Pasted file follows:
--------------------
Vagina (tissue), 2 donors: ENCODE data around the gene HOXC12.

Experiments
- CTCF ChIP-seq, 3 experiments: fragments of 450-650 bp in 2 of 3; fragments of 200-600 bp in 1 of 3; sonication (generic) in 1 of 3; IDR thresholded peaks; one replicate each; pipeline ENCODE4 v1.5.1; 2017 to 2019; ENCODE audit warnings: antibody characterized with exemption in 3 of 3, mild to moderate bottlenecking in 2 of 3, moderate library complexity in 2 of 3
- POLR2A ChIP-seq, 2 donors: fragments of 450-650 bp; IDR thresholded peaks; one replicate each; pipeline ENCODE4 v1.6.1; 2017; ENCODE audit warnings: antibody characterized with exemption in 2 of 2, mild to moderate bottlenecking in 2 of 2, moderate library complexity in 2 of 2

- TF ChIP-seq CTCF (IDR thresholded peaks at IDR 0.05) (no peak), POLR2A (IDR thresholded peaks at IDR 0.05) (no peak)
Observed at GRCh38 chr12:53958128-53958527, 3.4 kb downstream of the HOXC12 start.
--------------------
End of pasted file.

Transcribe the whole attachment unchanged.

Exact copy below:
Vagina (tissue), 2 donors: ENCODE data around the gene HOXC12.

Experiments
- CTCF ChIP-seq, 3 experiments: fragments of 450-650 bp in 2 of 3; fragments of 200-600 bp in 1 of 3; sonication (generic) in 1 of 3; IDR thresholded peaks; one replicate each; pipeline ENCODE4 v1.5.1; 2017 to 2019; ENCODE audit warnings: antibody characterized with exemption in 3 of 3, mild to moderate bottlenecking in 2 of 3, moderate library complexity in 2 of 3
- POLR2A ChIP-seq, 2 donors: fragments of 450-650 bp; IDR thresholded peaks; one replicate each; pipeline ENCODE4 v1.6.1; 2017; ENCODE audit warnings: antibody characterized with exemption in 2 of 2, mild to moderate bottlenecking in 2 of 2, moderate library complexity in 2 of 2

- TF ChIP-seq CTCF (IDR thresholded peaks at IDR 0.05) (no peak), POLR2A (IDR thresholded peaks at IDR 0.05) (no peak)
Observed at GRCh38 chr12:53958128-53958527, 3.4 kb downstream of the HOXC12 start.